A wealthy San Diego mother wasn’t the only longtime fugitive from Michigan nabbed in southern California this year, but Susan LeFevre is the only one who’s been on “Good Morning America” and has Web sites devoted to her, says the Detroit News. Roger Crona, who escaped from a Michigan prison 36 years ago, was discovered living under an assumed name in Calfornia in February. Crona’s arrest has drawn little media attention or public support.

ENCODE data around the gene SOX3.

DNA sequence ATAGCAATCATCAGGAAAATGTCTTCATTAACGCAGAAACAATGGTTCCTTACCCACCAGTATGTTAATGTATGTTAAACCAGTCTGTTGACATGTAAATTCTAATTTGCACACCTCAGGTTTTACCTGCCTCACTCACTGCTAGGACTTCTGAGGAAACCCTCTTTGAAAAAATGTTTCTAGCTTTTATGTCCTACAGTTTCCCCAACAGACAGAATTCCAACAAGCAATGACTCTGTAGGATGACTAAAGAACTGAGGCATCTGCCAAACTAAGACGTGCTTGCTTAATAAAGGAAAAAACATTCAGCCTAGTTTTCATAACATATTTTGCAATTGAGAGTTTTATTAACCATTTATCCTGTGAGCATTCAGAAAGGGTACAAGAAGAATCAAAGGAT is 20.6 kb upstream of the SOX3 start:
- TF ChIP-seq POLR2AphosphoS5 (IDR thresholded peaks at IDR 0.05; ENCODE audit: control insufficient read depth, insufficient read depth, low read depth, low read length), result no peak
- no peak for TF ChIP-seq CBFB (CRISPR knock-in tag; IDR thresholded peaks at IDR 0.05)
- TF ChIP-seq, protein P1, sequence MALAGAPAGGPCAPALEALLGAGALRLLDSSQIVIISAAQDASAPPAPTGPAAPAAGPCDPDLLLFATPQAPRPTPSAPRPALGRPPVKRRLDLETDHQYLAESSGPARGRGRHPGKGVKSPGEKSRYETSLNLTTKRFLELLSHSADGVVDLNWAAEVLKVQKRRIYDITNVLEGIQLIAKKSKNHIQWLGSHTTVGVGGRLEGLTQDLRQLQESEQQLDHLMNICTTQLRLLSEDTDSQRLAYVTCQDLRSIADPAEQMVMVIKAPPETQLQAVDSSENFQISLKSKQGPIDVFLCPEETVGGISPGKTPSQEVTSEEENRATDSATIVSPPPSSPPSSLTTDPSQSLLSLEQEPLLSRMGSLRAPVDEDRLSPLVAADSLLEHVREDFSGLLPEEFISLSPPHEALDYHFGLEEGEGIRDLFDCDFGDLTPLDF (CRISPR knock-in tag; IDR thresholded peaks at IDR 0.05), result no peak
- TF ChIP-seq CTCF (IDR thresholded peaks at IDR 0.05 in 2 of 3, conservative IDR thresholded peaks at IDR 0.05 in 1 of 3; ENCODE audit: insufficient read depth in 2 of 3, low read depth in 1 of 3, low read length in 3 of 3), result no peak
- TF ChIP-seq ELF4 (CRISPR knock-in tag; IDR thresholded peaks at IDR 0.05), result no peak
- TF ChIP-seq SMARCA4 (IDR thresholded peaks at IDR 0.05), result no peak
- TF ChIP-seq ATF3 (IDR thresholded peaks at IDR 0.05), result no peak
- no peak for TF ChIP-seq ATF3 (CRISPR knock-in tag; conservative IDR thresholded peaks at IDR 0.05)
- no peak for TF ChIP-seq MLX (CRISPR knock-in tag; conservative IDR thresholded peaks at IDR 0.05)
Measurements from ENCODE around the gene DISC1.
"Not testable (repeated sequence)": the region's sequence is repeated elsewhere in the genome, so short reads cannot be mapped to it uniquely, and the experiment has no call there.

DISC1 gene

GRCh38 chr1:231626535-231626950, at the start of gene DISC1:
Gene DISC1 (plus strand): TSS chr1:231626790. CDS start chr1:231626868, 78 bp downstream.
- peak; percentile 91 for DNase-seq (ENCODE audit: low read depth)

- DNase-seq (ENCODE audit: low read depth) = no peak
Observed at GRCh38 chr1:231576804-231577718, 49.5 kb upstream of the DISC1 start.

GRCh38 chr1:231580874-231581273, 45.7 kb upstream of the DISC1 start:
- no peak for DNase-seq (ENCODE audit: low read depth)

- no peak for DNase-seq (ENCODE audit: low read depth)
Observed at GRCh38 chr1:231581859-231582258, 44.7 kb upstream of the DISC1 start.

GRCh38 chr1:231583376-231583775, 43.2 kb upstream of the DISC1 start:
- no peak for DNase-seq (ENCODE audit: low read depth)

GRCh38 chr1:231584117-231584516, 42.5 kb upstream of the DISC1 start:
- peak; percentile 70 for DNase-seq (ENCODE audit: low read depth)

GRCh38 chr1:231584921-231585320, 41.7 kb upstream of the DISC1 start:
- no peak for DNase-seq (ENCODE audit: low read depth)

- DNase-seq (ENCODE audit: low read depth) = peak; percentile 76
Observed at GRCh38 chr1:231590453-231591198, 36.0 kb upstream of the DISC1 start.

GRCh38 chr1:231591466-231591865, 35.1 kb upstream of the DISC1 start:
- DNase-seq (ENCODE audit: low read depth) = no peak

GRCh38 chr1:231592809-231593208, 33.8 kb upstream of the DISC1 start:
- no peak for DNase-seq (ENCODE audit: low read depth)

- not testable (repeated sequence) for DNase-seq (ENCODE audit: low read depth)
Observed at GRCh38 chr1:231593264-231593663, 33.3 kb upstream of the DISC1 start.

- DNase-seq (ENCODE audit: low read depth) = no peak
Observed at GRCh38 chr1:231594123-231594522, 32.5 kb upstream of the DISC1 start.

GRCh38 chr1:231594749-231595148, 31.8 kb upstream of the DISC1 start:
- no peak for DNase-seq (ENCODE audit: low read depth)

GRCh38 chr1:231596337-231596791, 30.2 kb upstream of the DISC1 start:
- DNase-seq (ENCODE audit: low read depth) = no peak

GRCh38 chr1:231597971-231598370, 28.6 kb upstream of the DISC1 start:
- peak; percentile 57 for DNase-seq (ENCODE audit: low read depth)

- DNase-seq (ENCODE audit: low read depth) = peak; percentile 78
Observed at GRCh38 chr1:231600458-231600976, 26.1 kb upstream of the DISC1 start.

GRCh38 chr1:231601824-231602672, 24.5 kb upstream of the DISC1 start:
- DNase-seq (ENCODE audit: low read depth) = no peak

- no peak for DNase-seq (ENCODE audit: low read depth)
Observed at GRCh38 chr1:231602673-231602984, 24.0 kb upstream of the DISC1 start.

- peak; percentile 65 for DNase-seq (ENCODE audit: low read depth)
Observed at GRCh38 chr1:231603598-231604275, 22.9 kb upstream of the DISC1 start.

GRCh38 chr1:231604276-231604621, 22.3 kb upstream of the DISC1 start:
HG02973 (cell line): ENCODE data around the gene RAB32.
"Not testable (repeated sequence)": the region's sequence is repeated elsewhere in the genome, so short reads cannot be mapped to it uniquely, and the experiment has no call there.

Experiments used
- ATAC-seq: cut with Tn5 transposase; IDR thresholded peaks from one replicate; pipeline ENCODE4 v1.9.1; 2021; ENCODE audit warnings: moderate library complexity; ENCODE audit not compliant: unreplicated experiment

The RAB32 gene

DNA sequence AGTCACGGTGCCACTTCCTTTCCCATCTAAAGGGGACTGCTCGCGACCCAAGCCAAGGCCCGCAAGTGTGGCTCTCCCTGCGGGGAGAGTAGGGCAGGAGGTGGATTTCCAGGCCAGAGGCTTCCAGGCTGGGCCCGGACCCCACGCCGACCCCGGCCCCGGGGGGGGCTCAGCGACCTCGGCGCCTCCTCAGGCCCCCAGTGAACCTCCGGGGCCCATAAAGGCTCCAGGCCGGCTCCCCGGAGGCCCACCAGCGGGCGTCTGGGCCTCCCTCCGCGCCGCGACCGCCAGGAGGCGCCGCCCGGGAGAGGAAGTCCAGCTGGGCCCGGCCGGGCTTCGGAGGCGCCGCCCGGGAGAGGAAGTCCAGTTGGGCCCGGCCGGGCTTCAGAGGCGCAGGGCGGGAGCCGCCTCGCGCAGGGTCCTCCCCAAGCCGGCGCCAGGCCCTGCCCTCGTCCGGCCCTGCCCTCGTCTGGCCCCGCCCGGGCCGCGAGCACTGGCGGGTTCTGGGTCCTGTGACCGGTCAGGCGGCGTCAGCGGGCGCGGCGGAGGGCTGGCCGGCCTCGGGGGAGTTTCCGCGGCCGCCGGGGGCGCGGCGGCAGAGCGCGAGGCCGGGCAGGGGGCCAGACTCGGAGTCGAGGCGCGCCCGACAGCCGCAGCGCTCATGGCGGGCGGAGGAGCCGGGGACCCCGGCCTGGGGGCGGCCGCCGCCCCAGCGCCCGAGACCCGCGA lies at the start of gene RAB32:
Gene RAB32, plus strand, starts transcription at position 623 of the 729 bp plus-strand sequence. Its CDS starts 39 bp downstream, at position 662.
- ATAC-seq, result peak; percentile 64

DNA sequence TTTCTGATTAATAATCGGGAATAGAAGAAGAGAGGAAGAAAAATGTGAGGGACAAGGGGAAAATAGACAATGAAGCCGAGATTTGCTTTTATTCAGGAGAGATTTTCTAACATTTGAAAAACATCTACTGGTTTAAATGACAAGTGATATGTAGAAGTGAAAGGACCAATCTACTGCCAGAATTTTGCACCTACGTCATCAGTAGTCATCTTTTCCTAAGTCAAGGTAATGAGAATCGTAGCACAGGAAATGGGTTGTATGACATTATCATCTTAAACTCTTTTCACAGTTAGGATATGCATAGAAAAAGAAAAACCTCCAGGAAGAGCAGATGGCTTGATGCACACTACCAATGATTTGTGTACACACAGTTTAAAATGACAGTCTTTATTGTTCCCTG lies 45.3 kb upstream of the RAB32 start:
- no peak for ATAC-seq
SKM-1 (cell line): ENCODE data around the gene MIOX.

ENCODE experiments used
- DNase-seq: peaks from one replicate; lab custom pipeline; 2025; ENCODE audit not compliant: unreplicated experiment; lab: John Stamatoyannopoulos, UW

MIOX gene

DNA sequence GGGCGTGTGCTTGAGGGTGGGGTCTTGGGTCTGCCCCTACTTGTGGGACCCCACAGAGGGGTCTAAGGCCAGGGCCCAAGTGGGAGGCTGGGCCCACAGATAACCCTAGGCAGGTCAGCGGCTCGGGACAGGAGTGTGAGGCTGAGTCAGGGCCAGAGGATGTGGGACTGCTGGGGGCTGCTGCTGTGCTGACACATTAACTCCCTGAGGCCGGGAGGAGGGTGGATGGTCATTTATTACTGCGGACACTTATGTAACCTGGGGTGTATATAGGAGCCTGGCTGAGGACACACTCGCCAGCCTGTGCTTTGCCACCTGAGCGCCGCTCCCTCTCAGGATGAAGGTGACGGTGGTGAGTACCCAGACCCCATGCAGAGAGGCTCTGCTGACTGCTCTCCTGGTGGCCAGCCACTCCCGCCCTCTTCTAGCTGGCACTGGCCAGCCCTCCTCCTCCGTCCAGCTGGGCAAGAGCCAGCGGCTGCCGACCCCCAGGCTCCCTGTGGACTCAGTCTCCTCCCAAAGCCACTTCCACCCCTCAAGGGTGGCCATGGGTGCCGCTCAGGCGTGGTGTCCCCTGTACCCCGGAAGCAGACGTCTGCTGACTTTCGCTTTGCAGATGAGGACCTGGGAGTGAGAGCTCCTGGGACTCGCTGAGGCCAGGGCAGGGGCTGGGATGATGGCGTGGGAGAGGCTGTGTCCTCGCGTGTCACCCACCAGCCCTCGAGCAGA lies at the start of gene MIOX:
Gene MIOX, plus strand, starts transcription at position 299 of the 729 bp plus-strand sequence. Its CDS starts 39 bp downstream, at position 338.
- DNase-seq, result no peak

The different reactions suggest that society has deep-seated, nearly primeval, feelings toward motherhood, especially the image of the good mom, psychologists and image experts said. “The mother is a deified status,” said Michael Bernacchi, a marketing professor at the University of Detroit Mercy. LeFevre, 53, is a homemaker with three children living in a prosperous neighborhood. Crona, 61, is a married father in a middle-class suburb 200 miles up the California coast. He’s a longtime technician at a college machine shop. Interest in LeFevre may also be prompted by the rarity of women committing crimes. “The soccer mom is one of our favorite stereotypes,” said Jerry Herron, a professor of American studies at Wayne State. “Throw ‘heroin dealer’ into it, and it gets interesting.” Friends and coworkers of Crona are bemused by all the fuss surrounding LeFevre. “She’s the pretty blonde. He’s the grizzled guy,” said Eileen Hamilton, a project scientist at University of California Santa Barbara. “Who do you think would be the heroin seller?” “If anything, the governor should be pardoning  Roger,” she said. “It seems like a slam dunk.”